While my article was about the movements/programs/works of churches and how we should realize we are on the same team, what I never really addressed was my judgment of the leaders of these churches. In total honesty, I had judged some among them, and made some very unfounded assumptions about them. Upon having some conversations, I was faced with a truth: I hold others to a standard to which I do not hold myself. And in truth, most of them are doing a much better job in this battle than I. The reality hit me that I had assumptions and conclusions about them based on something very dangerous within my heart and soul…something dark…something hellish…in truth, something satanic…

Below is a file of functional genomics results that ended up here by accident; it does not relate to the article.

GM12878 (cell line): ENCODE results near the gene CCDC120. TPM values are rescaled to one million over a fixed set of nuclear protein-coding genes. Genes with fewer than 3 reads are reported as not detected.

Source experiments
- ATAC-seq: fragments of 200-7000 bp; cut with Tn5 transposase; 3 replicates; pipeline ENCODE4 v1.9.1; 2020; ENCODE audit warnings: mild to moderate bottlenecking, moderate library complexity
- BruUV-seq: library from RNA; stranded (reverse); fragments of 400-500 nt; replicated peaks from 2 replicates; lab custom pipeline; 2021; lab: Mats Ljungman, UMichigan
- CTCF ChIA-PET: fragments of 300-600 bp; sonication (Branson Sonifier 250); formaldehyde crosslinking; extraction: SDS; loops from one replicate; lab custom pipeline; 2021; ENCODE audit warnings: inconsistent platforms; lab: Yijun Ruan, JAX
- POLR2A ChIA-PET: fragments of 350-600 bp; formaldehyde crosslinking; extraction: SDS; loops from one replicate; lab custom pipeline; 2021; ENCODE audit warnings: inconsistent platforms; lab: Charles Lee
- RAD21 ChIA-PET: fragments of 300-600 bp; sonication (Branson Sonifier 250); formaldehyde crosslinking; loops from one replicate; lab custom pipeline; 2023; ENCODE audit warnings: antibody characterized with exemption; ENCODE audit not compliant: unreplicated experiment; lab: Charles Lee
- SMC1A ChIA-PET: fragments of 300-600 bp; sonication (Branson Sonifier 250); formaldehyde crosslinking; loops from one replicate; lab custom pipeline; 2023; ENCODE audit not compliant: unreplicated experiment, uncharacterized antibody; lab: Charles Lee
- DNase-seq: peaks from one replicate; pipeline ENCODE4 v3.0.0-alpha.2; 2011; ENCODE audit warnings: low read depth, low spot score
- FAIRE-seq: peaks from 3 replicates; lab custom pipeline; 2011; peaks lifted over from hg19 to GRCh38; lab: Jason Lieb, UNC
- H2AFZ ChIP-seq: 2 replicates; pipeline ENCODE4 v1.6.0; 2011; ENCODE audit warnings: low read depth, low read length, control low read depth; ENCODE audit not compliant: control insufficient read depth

Jesus said for us to, “Judge not…,” which many within our culture have taken to mean something totally different than it was intended to mean. This statement He made was a Rabbinical figure of speech. It meant to give people the benefit of the doubt. It meant that we shouldn’t assume the worst of others. If they do something that bothers us, we should talk to them about it instead of assuming that it was a step in their evil plan of world domination. I had not practiced this…and as a general rule of thumb, I never do. I am automatically distrustful of other’s intentions. This statement by Jesus has been taken by many as a command to never confront anyone in their sin. That was not it’s meaning. All one must do is keep reading to determine that. No…the meaning of this statement was that we should humbly approach one another as humans that understand what it’s like to be human. It’s about helping each other…getting down off of our high horse…giving them a chance to be wrong while not assuming that their reasons for being wrong are totally self-serving or evil. Sometimes when we need correction, it’s just because we need correction. It’s not always because we have evil intentions in hearts…and we need to approach people like this.